The Molecular Oncology (MO) Program studies fundamental molecular processes such as DNA damage and repair, gene expression control and protein/RNA structure. Members collaborate with other programs to translate these basic discoveries into better tools for cancer diagnostics, prevention and therapy. Novel technologies and approaches to address these areas developed by the program include synthetic lethal shRNA screens in human cells to identify pathways conferring resistance to targeted therapies, new phospho-proteomics approaches to elucidate oncogenic protein kinase signaling pathways, and advanced crystallographic and NMR studies of protein structure. The Program has three integrated focus groups: 1) Maintenance of Genomic Integrity;2) Gene Expression and Biomarkers;3) Structural Biology. In the past five years MO members have made major discoveries including: 1) Development of a new combinatorial therapy for CML currently entering clinical trials;2) Elucidation of the structure of various epigenetic regulators (JMJD2, INGS, p53BP1) as well as the Nterminal domain of telomerase;3) Elucidation of the mechanism of action of the CDK8 oncoprotein;4) Development of an inexpensive HPV vaccine to be used in developing countries;5) Identification of novel targets of the oncogenic protein kinase B-RAF;6) Elucidation of mechanisms of transcriptional control by the tumor suppressor p53;and 7) Identification of novel cancer biomarkers for lung, thyroid and breast cancer. MO has 44 full members in 16 departments in 5 schools at the University of Colorado Denver and Boulder campuses, Colorado State University (CSU) and National Jewish Health. Members currently hold $2.9M in NCI-funded research grants and $16.8M in other cancer-relevant research support. Per capita cancer research funding has increased by 39% from $324K in 2005, to $449K in 2010. MO produced 561 cancerrelated publications between 2005 and 2010. Of these, 130 (23%) were inter-programmatic;43 (8%) were intra-programmatic;and 13 (2%) were both inter- and intra-programmatic. Thus, 183 (33%) of the total cancer-related publications by members of this program were collaborative.

Public Health Relevance

The Molecular Oncology Program (MO) organizes a productive group of researchers whose work provides insights into gene expression regulation and its deregulation in cancer, the cellular response to genomic insults, the molecular structure of cancer-relevant proteins, and new signaling transduction processes driving tumor growth. With the UCCC they translate their basic discoveries into better tools for cancer prevention, diagnosis and treatment.

National Institute of Health (NIH)
National Cancer Institute (NCI)
Center Core Grants (P30)
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Subcommittee G - Education (NCI)
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University of Colorado Denver
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Harder, Bryan; Tian, Wang; La Clair, James J et al. (2017) Brusatol overcomes chemoresistance through inhibition of protein translation. Mol Carcinog 56:1493-1500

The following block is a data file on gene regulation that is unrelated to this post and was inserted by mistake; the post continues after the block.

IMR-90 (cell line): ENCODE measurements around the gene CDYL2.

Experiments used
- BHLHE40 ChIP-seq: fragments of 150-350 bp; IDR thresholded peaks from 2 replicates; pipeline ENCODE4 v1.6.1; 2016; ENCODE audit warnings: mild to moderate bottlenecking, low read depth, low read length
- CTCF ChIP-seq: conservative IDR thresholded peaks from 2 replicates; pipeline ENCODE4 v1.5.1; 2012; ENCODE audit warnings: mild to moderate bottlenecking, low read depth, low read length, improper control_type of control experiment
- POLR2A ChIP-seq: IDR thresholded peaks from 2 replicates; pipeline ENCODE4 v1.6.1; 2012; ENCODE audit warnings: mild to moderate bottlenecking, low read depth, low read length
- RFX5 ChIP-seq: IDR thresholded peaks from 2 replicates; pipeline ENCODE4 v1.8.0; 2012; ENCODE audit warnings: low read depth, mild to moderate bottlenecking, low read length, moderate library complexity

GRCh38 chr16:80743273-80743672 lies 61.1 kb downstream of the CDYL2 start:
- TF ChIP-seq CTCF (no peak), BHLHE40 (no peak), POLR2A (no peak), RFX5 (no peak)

Chen, Yufei; Anastassiadis, Konstantinos; Kranz, Andrea et al. (2017) MLL2, Not MLL1, Plays a Major Role in Sustaining MLL-Rearranged Acute Myeloid Leukemia. Cancer Cell 31:755-770.e6
DeRyckere, Deborah; Lee-Sherick, Alisa B; Huey, Madeline G et al. (2017) UNC2025, a MERTK Small-Molecule Inhibitor, Is Therapeutically Effective Alone and in Combination with Methotrexate in Leukemia Models. Clin Cancer Res 23:1481-1492
Scarborough, Hannah A; Helfrich, Barbara A; Casás-Selves, Matias et al. (2017) AZ1366: An Inhibitor of Tankyrase and the Canonical Wnt Pathway that Limits the Persistence of Non-Small Cell Lung Cancer Cells Following EGFR Inhibition. Clin Cancer Res 23:1531-1541
Neelakantan, Deepika; Zhou, Hengbo; Oliphant, Michael U J et al. (2017) EMT cells increase breast cancer metastasis via paracrine GLI activation in neighbouring tumour cells. Nat Commun 8:15773
Barón, Anna E; Kako, Severine; Feser, William J et al. (2017) Clinical Utility of Chromosomal Aneusomy in Individuals at High Risk of Lung Cancer. J Thorac Oncol 12:1512-1523
Todd, Maria C; Langan, Thomas A; Sclafani, Robert A (2017) Doxycycline-Regulated p16MTS1 Expression Suppresses the Anchorage-Independence and Tumorigenicity of Breast Cancer Cell Lines that Lack Endogenous p16. J Cancer 8:190-198
Brown, Dustin G; Borresen, Erica C; Brown, Regina J et al. (2017) Heat-stabilised rice bran consumption by colorectal cancer survivors modulates stool metabolite profiles and metabolic networks: a randomised controlled trial. Br J Nutr 117:1244-1256
Haverkos, Bradley M; Abbott, Diana; Hamadani, Mehdi et al. (2017) PD-1 blockade for relapsed lymphoma post-allogeneic hematopoietic cell transplant: high response rate but frequent GVHD. Blood 130:221-228
Shearn, Colin T; Saba, Laura M; Roede, James R et al. (2017) Differential carbonylation of proteins in end-stage human fatty and nonfatty NASH. Free Radic Biol Med 113:280-290

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